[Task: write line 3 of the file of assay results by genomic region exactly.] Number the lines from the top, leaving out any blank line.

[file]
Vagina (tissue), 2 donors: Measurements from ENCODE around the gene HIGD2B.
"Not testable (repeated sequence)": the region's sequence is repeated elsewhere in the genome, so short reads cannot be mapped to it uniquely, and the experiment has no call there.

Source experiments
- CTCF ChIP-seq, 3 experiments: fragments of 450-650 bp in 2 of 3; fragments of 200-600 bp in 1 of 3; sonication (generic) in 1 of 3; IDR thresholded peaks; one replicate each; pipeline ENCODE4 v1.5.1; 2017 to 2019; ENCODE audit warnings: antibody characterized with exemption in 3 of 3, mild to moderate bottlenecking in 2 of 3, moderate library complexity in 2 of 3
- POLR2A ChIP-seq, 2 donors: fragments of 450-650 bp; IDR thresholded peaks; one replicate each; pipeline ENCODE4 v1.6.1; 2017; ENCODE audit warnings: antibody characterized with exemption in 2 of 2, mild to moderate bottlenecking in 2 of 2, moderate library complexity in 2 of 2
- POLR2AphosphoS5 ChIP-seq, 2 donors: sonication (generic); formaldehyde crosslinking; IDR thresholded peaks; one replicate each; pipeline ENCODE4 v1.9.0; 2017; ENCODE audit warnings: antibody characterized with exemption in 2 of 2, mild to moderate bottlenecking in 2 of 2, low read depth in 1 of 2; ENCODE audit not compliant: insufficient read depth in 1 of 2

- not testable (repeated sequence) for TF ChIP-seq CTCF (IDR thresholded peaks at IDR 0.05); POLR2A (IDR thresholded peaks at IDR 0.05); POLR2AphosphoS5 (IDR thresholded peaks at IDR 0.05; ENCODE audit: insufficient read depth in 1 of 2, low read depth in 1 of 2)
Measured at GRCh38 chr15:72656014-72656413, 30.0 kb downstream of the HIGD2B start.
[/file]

Source experiments